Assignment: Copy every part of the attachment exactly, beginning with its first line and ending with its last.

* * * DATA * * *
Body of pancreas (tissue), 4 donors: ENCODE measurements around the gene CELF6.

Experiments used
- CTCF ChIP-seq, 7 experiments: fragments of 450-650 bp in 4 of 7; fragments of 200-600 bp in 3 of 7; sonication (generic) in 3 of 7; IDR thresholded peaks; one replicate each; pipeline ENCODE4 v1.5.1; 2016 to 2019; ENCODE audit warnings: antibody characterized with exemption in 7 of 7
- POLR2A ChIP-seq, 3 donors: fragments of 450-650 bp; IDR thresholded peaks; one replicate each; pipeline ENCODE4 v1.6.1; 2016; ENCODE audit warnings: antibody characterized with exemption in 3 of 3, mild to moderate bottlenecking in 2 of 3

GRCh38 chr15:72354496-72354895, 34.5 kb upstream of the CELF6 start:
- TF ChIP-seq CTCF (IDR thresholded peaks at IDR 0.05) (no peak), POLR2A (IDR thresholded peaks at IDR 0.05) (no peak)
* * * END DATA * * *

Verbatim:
Body of pancreas (tissue), 4 donors: ENCODE measurements around the gene CELF6.

Experiments used
- CTCF ChIP-seq, 7 experiments: fragments of 450-650 bp in 4 of 7; fragments of 200-600 bp in 3 of 7; sonication (generic) in 3 of 7; IDR thresholded peaks; one replicate each; pipeline ENCODE4 v1.5.1; 2016 to 2019; ENCODE audit warnings: antibody characterized with exemption in 7 of 7
- POLR2A ChIP-seq, 3 donors: fragments of 450-650 bp; IDR thresholded peaks; one replicate each; pipeline ENCODE4 v1.6.1; 2016; ENCODE audit warnings: antibody characterized with exemption in 3 of 3, mild to moderate bottlenecking in 2 of 3

GRCh38 chr15:72354496-72354895, 34.5 kb upstream of the CELF6 start:
- TF ChIP-seq CTCF (IDR thresholded peaks at IDR 0.05) (no peak), POLR2A (IDR thresholded peaks at IDR 0.05) (no peak)